Access

You are not currently logged in.

Access your personal account or get JSTOR access through your library or other institution:

login

Log in to your personal account or through your institution.

If You Use a Screen Reader

This content is available through Read Online (Free) program, which relies on page scans. Since scans are not currently available to screen readers, please contact JSTOR User Support for access. We'll provide a PDF copy for your screen reader.

Short-term plasticity constrains spatial organization of a hippocampal presynaptic terminal

Suhita Nadkarni, Thomas M. Bartol, Charles F. Stevens, Terrence J. Sejnowski and Herbert Levine
Proceedings of the National Academy of Sciences of the United States of America
Vol. 109, No. 36 (September 4, 2012), pp. 14657-14662
Stable URL: http://www.jstor.org/stable/41706263
Page Count: 6
  • Read Online (Free)
  • Subscribe ($19.50)
  • Cite this Item
Since scans are not currently available to screen readers, please contact JSTOR User Support for access. We'll provide a PDF copy for your screen reader.
Short-term plasticity constrains spatial organization of a hippocampal presynaptic terminal
Preview not available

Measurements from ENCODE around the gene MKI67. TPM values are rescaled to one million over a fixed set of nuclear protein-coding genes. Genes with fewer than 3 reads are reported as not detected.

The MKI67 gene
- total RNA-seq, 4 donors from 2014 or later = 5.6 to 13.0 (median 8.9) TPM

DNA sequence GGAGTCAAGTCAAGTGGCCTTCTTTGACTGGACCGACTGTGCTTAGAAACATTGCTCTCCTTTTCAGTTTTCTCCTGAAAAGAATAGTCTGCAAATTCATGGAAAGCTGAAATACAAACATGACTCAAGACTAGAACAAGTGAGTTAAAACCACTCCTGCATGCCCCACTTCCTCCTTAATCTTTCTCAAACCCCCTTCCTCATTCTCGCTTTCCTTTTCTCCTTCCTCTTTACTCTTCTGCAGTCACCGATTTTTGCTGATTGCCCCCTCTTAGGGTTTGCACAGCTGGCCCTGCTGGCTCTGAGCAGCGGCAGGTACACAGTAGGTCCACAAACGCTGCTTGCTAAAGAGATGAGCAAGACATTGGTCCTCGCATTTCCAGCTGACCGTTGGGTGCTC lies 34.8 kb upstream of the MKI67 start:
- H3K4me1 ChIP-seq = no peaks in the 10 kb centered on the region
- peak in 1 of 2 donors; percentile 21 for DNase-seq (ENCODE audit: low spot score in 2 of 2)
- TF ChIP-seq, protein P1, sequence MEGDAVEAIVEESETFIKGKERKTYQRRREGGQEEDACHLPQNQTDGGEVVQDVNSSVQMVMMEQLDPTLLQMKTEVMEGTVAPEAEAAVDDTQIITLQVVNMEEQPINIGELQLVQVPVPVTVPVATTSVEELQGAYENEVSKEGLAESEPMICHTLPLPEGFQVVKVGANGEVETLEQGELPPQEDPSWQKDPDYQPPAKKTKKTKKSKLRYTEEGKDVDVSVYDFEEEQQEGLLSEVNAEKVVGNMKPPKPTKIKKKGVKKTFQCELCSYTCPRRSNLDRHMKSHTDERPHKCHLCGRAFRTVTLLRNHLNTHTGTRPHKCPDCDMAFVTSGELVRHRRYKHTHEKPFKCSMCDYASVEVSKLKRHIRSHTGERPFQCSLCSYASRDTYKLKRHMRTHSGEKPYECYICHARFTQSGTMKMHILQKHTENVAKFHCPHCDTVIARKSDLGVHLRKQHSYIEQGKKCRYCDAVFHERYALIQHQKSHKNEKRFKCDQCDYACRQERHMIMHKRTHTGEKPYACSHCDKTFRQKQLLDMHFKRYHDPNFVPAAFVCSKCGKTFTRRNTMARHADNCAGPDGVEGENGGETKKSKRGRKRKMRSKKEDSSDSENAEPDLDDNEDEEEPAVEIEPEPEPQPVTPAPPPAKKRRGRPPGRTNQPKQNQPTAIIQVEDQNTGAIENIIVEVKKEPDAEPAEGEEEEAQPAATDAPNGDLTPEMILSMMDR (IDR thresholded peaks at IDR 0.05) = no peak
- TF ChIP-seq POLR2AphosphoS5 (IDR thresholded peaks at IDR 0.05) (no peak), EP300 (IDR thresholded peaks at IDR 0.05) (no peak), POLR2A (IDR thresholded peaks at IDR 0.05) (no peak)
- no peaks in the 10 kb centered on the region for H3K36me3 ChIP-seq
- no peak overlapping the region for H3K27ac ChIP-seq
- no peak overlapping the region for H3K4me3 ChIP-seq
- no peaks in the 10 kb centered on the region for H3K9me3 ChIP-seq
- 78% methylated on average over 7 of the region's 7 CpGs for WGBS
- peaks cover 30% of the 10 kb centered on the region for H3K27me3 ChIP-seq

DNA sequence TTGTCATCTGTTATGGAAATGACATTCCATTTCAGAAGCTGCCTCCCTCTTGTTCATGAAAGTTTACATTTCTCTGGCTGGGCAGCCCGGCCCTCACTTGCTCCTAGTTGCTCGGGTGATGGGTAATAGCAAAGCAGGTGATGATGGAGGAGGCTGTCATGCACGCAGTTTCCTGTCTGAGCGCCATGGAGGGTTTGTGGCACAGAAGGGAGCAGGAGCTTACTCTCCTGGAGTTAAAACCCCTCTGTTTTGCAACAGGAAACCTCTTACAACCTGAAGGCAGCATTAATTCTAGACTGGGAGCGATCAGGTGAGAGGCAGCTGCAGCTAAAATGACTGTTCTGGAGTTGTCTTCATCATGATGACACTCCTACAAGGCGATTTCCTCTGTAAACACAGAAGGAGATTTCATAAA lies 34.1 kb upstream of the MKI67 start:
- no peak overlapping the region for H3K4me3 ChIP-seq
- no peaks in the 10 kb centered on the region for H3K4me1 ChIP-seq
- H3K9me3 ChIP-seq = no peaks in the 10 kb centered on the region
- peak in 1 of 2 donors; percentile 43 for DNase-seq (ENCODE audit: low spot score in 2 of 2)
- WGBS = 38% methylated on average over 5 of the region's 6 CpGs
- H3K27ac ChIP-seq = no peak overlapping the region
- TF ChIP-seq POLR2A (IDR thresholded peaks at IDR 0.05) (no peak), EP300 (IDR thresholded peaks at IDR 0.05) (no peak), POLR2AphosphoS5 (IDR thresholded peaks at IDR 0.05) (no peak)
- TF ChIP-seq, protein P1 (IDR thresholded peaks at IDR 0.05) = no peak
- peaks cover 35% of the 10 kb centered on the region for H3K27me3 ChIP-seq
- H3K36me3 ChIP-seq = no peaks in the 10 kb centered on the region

Abstract

Although the CA3-CA1 synapse is critically important for learning and memory, experimental limitations have to date prevented direct determination of the structural features that determine the response plasticity. Specifically, the local calcium influx responsible for vesicular release and short-term synaptic facilitation strongly depends on the distance between the voltage-dependent calcium channels (VDCCs) and the presynaptic active zone. Estimates for this distance range over two orders of magnitude. Here, we use a biophysically detailed computational model of the presynaptic bouton and demonstrate that available experimental data provide sufficient constraints to uniquely reconstruct the presynaptic architecture. We predict that for a typical CA3-CA1 synapse, there are ~70 VDCCs located 300 nm from the active zone. This result is surprising, because structural studies on other synapses in the hippocampus report much tighter spatial coupling. We demonstrate that the unusual structure of this synapse reflects its functional role in short-term plasticity (STP).

Page Thumbnails

  • Thumbnail: Page 
[14657]
    [14657]
  • Thumbnail: Page 
14658
    14658
  • Thumbnail: Page 
14659
    14659
  • Thumbnail: Page 
14660
    14660
  • Thumbnail: Page 
14661
    14661
  • Thumbnail: Page 
14662
    14662